Somewhere between those two figures lies a verdict on Cook's time as England captain. It's not that he has been a poor leader - far from it. If you were to take only his first full series in charge, his stunning assault on India's citadels in 2012-13, he would go down in history as the warrior-leader of one of England's greatest series wins of all time.
But for much of the rest of his reign, Cook has led with an imperceptible listlessness that has, at times, drawn brutal criticism - most notably from Shane Warne, though he's hardly been alone in his frustrations. Though cut from the same conservative cloth as his friend and predecessor Strauss, he has somehow never forged the same captaincy credentials. The ECB let him down terribly in their (mis-)management of the Pietersen affair, but even before that debacle, Cook had been struggling to forge an identity independent of his Essex mentors, Andy Flower and Graham Gooch. For a man of such singular resolve, it has remained a curious dichotomy.
Overall, Cook's batting hasn't suffered in the manner of his predecessors (in fact his average is a few decimal points higher when captain than not) which is one tenuous reason not to do anything so rash as to hand the reins to Joe Root before the Ashes. More tellingly, however, his runs haven't really contributed to any grander narrative. England haven't won three Tests in a row - even on home soil - since battling back from 0-1 down to beat India 3-1 in 2014, while Cook's overall record since 2015, the year in which he was left to focus on Test cricket, has been a decidedly limp: W12, L13.
That final statistic is perhaps the most galling, for it speaks of a failure to shore up England's standards in the form of the game that they still profess to hold most dear. Even last summer's Ashes redemption was punctuated by two of the most towelling defeats you could ever wish to experience in a winning cause.
There have been fleeting glimpses of what Cook's old-pro leadership could look like when surrounded by his team of young guns - most tantalisingly during his epic hundred against New Zealand at Lord's in 2015 - but for the most part, he's seemed either to try to lead where others cannot follow (take his Vizag rearguard, for instance), or, perhaps more worryingly, he's felt the need to adapt his own style to meet the new dressing-room imperatives. That way madness lies - the Cook of 2012-13 would never have danced out of his crease to be stumped for 46 from 60 balls, as he did on the first morning in Mumbai.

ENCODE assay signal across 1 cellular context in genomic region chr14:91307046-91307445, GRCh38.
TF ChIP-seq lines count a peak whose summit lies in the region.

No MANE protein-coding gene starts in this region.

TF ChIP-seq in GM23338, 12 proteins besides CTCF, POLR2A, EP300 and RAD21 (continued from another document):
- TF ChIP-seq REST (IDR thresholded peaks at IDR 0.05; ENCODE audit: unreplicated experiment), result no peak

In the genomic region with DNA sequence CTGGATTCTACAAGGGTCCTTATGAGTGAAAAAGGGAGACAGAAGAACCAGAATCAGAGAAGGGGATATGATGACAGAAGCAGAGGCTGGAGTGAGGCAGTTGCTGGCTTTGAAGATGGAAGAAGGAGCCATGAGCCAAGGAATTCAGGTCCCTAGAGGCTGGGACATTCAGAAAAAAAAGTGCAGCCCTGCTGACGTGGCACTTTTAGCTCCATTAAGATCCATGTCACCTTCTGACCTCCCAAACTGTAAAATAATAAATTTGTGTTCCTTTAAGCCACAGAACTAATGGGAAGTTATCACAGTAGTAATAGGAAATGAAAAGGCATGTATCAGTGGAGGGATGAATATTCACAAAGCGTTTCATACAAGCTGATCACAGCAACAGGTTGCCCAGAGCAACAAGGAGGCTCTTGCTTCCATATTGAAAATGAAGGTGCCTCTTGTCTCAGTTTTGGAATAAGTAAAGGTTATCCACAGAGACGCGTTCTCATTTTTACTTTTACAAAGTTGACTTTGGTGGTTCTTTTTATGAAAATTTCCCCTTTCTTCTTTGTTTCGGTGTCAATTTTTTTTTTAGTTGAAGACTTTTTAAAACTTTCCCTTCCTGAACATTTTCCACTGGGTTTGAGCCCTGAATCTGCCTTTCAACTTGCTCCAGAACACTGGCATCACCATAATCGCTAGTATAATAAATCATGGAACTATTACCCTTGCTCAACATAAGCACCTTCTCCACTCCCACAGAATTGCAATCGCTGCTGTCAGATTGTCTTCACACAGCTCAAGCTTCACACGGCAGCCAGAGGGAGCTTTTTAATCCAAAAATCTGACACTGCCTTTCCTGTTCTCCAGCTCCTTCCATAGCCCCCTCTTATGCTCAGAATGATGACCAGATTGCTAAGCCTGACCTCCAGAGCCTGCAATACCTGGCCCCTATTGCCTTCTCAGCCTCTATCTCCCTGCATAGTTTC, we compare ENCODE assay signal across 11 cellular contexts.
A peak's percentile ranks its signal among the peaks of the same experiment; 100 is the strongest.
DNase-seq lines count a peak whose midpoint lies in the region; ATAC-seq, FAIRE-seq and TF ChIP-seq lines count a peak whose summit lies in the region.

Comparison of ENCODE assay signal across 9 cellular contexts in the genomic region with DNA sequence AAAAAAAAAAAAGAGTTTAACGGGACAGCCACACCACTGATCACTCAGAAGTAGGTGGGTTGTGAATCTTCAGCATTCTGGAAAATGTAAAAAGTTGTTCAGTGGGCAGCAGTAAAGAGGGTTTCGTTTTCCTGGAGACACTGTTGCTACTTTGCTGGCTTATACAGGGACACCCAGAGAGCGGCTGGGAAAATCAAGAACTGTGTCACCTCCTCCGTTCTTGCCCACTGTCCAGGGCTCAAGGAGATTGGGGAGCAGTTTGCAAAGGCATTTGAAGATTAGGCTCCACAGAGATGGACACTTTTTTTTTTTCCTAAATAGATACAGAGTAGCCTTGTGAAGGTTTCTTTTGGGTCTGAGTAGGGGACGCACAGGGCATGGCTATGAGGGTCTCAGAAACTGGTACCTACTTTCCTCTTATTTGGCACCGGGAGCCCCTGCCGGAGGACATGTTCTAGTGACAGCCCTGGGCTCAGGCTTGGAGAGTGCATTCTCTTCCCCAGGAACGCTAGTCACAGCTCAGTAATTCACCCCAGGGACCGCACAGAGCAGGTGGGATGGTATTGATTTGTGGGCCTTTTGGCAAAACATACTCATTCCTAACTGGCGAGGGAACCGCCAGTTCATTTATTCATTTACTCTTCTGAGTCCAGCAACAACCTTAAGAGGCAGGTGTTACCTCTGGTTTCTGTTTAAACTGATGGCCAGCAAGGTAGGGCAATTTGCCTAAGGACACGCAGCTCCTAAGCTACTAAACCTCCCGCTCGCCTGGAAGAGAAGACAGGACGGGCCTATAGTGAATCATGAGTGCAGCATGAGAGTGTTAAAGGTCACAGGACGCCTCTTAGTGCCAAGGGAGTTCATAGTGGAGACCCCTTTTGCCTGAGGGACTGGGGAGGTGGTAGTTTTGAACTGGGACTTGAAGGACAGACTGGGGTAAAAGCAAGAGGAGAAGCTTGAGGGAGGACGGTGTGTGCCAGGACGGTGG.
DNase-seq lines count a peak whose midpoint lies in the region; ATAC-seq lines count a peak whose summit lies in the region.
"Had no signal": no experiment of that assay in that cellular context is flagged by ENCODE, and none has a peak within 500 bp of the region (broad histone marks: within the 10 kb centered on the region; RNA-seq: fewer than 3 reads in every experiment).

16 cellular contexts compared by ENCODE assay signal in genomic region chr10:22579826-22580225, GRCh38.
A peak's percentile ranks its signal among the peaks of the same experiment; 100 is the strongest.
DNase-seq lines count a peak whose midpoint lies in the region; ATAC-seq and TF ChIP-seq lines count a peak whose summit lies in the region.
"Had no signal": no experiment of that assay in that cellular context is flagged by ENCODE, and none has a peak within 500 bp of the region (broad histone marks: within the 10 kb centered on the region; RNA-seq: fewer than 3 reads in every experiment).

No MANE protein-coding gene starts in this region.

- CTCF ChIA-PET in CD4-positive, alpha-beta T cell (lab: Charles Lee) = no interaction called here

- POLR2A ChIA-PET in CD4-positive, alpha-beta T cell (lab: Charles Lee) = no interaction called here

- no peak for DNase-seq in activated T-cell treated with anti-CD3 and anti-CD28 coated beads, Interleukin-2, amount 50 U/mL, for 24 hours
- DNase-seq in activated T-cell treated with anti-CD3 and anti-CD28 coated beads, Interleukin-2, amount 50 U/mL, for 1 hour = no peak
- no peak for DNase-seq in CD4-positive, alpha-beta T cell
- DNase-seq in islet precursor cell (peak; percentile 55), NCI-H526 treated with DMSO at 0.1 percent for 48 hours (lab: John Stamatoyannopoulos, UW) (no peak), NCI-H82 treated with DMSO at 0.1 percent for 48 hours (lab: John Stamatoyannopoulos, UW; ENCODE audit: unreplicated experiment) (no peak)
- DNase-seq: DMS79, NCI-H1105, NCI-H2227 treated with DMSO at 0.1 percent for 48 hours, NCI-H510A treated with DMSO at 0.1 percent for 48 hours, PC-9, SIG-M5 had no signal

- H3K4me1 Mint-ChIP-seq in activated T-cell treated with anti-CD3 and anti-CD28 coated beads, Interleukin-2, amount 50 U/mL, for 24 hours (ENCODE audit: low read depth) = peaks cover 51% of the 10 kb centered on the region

And for all his protestations about wanting to carry on working with Cook for the foreseeable future, these are issues that Bayliss (whose own Test record is a must-do-better W10 L11) knows he needs to address with less than a year to go until the next Ashes curtain-raiser in Brisbane.
"We have a chat before every day's play about what the message will be to the boys and the way we want to play," said Bayliss of his relationship with Cook. "Nothing is ever 100%, it's like selection, you don't want the same philosophy from every selector, you want different thoughts and ideas. So at different times we've come from a little bit of a different angle but, in the end, we go into the team singing from the same hymn-sheet."
Differences in style where captains and coaches are concerned are often a very good thing - Vaughan and Duncan Fletcher hardly seemed like natural bedfellows, after all. And nobody is seriously suggesting that England's Test brains trust are at each other's throats. But could it be that seeking consensus is precisely the wrong way to get the best out of a man as famously bloody-minded as Cook?
Or could it be that his ideal role in the final years of his career will come as a gnarled senior pro, clanking under the weight of his campaign medals and with the likes of Haseeb Hameed under his wing, who is given licence to grind out a ten-hour century on the second and third days in Adelaide and call bullshit at crucial moments when the coach's flights of attacking fancy get the better of him? Cook's defining series, the 2010-11 Ashes, came when he had nothing on his mind but the need to score mountains of runs. Why shouldn't he long for a return to such carefree days?